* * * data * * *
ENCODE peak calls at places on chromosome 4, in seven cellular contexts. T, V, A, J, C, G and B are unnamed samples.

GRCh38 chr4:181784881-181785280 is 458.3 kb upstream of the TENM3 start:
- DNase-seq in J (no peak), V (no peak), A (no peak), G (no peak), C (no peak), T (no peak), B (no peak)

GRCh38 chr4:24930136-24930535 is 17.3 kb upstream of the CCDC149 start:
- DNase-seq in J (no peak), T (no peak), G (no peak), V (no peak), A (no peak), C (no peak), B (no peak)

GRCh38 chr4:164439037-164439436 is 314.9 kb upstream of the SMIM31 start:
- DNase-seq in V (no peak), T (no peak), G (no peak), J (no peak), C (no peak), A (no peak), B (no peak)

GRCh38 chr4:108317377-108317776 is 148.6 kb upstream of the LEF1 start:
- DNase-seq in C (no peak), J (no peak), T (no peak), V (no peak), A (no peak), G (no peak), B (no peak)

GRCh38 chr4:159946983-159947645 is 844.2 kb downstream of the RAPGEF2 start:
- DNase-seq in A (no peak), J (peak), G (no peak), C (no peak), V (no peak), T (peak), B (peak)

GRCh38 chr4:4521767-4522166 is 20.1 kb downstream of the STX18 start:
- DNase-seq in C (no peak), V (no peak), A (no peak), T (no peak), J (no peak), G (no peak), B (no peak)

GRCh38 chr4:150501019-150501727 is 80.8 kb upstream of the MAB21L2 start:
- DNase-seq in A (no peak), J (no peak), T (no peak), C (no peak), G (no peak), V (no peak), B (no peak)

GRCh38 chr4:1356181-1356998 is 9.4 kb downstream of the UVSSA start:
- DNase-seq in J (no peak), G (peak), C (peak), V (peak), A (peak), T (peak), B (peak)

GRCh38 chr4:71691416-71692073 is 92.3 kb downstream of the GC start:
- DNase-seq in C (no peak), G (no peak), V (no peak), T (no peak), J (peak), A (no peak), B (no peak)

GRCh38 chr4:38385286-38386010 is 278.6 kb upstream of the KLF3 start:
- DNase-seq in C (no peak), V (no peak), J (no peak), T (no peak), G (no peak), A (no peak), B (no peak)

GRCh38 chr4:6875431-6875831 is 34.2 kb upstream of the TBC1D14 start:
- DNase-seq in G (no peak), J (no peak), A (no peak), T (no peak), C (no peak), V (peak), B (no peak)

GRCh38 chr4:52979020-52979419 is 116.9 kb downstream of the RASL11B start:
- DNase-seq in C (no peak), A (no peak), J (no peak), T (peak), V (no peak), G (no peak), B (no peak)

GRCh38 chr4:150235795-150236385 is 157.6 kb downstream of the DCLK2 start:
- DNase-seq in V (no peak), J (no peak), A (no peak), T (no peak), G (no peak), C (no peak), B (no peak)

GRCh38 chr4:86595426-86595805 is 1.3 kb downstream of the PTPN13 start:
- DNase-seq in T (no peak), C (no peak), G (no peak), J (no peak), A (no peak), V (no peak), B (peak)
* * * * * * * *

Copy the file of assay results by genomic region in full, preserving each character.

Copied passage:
ENCODE peak calls at places on chromosome 4, in seven cellular contexts. T, V, A, J, C, G and B are unnamed samples.

GRCh38 chr4:181784881-181785280 is 458.3 kb upstream of the TENM3 start:
- DNase-seq in J (no peak), V (no peak), A (no peak), G (no peak), C (no peak), T (no peak), B (no peak)

GRCh38 chr4:24930136-24930535 is 17.3 kb upstream of the CCDC149 start:
- DNase-seq in J (no peak), T (no peak), G (no peak), V (no peak), A (no peak), C (no peak), B (no peak)

GRCh38 chr4:164439037-164439436 is 314.9 kb upstream of the SMIM31 start:
- DNase-seq in V (no peak), T (no peak), G (no peak), J (no peak), C (no peak), A (no peak), B (no peak)

GRCh38 chr4:108317377-108317776 is 148.6 kb upstream of the LEF1 start:
- DNase-seq in C (no peak), J (no peak), T (no peak), V (no peak), A (no peak), G (no peak), B (no peak)

GRCh38 chr4:159946983-159947645 is 844.2 kb downstream of the RAPGEF2 start:
- DNase-seq in A (no peak), J (peak), G (no peak), C (no peak), V (no peak), T (peak), B (peak)

GRCh38 chr4:4521767-4522166 is 20.1 kb downstream of the STX18 start:
- DNase-seq in C (no peak), V (no peak), A (no peak), T (no peak), J (no peak), G (no peak), B (no peak)

GRCh38 chr4:150501019-150501727 is 80.8 kb upstream of the MAB21L2 start:
- DNase-seq in A (no peak), J (no peak), T (no peak), C (no peak), G (no peak), V (no peak), B (no peak)

GRCh38 chr4:1356181-1356998 is 9.4 kb downstream of the UVSSA start:
- DNase-seq in J (no peak), G (peak), C (peak), V (peak), A (peak), T (peak), B (peak)

GRCh38 chr4:71691416-71692073 is 92.3 kb downstream of the GC start:
- DNase-seq in C (no peak), G (no peak), V (no peak), T (no peak), J (peak), A (no peak), B (no peak)

GRCh38 chr4:38385286-38386010 is 278.6 kb upstream of the KLF3 start:
- DNase-seq in C (no peak), V (no peak), J (no peak), T (no peak), G (no peak), A (no peak), B (no peak)

GRCh38 chr4:6875431-6875831 is 34.2 kb upstream of the TBC1D14 start:
- DNase-seq in G (no peak), J (no peak), A (no peak), T (no peak), C (no peak), V (peak), B (no peak)

GRCh38 chr4:52979020-52979419 is 116.9 kb downstream of the RASL11B start:
- DNase-seq in C (no peak), A (no peak), J (no peak), T (peak), V (no peak), G (no peak), B (no peak)

GRCh38 chr4:150235795-150236385 is 157.6 kb downstream of the DCLK2 start:
- DNase-seq in V (no peak), J (no peak), A (no peak), T (no peak), G (no peak), C (no peak), B (no peak)

GRCh38 chr4:86595426-86595805 is 1.3 kb downstream of the PTPN13 start:
- DNase-seq in T (no peak), C (no peak), G (no peak), J (no peak), A (no peak), V (no peak), B (peak)